Traditional techniques will continue to be handed down to future generations and protected.



【Production process of Iga Kumihimo】

thread splitting

Thread splitting is preparing the amount of silk thread needed to complete the work.

Follow the steps below.


・Weigh as many strings as you plan to make

・Based on “one piece of kimono sashes”, divide the weight into the number of pieces to be created



While looking at the finished product with the design they want to make, the craftsman dyes it so that there are no unevenness.

In order to make the color exactly as shown in the color sample, the craftsmen repeat the delicate work of “mixing the dye” and “soaking the thread in the dye solution”.

By repeating this process, it is possible to achieve an accurate color.

Depending on the work, the expression of “blurring” is necessary, but it can be said that it is a work that requires the skill of a skilled craftsman.


The dye used for dyeing is 7 colors.

The color is completely different depending on the mixing ratio, so all judgments are left to the craftsmen.

Each craftsman’s skills, as well as the experience and intuition they have cultivated, will be used to create the desired color.



The dyed thread is wound around a small frame using a tool called “zakuri”.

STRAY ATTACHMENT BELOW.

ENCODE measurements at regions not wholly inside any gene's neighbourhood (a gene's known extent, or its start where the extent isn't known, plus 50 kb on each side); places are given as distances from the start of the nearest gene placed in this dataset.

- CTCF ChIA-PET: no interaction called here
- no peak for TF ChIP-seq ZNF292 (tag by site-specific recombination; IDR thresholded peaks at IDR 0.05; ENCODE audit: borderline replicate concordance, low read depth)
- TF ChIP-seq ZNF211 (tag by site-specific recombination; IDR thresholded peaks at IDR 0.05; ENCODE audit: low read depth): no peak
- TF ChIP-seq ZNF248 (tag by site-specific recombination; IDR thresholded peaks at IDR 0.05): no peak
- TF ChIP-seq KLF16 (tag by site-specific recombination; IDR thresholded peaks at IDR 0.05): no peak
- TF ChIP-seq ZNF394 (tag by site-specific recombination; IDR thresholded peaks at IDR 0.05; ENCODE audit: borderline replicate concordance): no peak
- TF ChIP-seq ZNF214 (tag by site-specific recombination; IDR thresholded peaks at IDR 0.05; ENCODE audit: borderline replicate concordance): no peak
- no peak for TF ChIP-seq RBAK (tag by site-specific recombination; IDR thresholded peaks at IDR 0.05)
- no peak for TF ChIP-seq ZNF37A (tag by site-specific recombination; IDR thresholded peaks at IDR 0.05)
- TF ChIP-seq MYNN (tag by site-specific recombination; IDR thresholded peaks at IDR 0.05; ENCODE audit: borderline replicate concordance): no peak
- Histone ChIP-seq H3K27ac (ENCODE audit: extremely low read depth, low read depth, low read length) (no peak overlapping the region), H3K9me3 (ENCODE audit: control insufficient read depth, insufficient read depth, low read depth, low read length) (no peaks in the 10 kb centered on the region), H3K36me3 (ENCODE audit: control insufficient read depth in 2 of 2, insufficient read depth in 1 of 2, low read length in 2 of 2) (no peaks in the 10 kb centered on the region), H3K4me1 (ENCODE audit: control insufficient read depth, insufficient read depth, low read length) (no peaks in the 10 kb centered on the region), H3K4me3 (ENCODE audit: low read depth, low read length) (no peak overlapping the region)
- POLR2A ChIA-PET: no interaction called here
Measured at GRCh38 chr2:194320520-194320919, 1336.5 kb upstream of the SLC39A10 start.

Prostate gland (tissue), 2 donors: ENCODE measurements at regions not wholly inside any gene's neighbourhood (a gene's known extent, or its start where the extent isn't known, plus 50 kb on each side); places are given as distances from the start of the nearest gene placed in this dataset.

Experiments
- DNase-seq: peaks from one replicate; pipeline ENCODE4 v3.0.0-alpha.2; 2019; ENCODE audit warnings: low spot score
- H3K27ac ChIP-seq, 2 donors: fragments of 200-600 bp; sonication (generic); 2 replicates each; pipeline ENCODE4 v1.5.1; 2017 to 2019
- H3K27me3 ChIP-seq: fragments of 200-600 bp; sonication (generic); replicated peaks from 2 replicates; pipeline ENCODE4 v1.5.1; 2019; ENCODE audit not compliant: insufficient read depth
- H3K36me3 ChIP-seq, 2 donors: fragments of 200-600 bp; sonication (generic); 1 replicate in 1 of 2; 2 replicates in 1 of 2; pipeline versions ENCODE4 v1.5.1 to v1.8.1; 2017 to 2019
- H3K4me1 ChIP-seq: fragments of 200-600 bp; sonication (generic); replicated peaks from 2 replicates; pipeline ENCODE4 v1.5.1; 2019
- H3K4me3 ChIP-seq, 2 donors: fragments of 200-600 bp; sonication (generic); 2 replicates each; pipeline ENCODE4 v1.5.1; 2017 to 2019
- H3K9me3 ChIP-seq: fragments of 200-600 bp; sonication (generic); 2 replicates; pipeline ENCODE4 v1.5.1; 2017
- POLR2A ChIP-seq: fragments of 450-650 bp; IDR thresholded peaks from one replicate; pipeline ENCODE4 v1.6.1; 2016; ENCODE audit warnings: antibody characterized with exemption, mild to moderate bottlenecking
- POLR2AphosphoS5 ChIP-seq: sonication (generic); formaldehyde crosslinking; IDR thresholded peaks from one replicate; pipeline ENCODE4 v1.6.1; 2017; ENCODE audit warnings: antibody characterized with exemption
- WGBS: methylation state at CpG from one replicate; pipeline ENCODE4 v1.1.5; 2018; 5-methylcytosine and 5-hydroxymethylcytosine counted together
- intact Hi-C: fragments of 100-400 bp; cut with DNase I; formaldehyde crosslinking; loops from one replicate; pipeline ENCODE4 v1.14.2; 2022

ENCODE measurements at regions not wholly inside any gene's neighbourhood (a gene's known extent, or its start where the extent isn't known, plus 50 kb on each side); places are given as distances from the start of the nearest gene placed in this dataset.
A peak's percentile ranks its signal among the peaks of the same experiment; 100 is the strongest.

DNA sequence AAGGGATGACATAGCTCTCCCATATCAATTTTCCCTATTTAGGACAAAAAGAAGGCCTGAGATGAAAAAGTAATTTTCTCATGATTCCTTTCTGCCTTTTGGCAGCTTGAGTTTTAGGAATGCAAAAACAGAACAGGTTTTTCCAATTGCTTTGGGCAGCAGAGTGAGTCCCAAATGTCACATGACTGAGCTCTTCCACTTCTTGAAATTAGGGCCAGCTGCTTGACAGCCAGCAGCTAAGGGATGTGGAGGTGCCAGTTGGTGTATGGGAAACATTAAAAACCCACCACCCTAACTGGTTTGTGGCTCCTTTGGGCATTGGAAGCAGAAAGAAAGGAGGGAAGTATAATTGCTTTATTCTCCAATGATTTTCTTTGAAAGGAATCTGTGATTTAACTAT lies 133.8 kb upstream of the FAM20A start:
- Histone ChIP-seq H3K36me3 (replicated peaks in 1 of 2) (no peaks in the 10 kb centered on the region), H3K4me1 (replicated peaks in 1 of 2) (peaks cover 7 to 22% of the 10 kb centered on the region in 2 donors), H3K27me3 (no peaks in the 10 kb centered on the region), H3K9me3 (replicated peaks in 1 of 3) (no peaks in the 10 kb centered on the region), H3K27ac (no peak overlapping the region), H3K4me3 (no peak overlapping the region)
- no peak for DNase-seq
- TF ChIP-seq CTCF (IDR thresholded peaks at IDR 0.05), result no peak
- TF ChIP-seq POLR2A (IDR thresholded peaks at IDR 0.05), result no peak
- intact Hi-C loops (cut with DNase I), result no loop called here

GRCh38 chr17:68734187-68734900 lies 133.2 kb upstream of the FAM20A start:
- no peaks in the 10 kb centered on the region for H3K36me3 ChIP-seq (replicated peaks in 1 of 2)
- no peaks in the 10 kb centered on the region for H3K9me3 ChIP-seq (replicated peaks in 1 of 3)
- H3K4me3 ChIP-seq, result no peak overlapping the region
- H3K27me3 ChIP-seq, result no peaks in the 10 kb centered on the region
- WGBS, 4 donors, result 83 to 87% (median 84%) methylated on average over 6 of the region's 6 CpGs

Work to adjust the number, length, color, etc. of the bundled thread

The thread wound on the small frame is wound on a dedicated frame.

At this time, the craftsman will match the “length” and “number (weight)” necessary for assembly.



Twist the threads prepared in step ④ using a twisting wheel (haccho).

Each ball of thread with a different braiding taste is distinguished and used when assembling.


build up

Depending on the type of braid, the craftsmen use different braiding stands to assemble the threads.

The main types of braid and braiding stands are as follows.

・ Braids: 3 types of “round braids”, “flat braids” and “square braids”



referring source:Nakagawa Masashichi Shoten


flat braid

referring source:Nakagawa Masashichi Shoten



referring source:Nakagawa Masashichi Shoten


・ Braiding stands: 4 types of “square stand”, “round stand”, “high stand” and “ayatakedai”


round stand

referring source:Nakagawa Masashichi Shoten


high stand

referring source:Nakagawa Masashichi Shoten


The number of Braids shops, which numbered more than 80 in the Meiji era, and the number of Kumiko, who actually braid Kumihimo, continue to decline.

As a result, hand braided cords are becoming very rare.

Under these circumstances, Iga Kumihimo accounts for 90% of the nationwide production of hand-braided braids.

Today, mass production has become possible through the use of “string making machines.”



The threads are carefully loosened one by one by hand and the tufts are tightly tied with threads.

The tufts made in this way are then steamed to create a beautiful shape.

Finally, use the “rolling stand” to adjust the stitches and the Iga Kumihimo is complete.


As we have introduced so far, Iga Kumihimo is carefully made by craftsmen using their skills and time.

And the sash band made from Iga Kumihimo is characterized by its high density weaving.

Not only does it look beautiful, it is easy to tighten and is very comfortable to wear.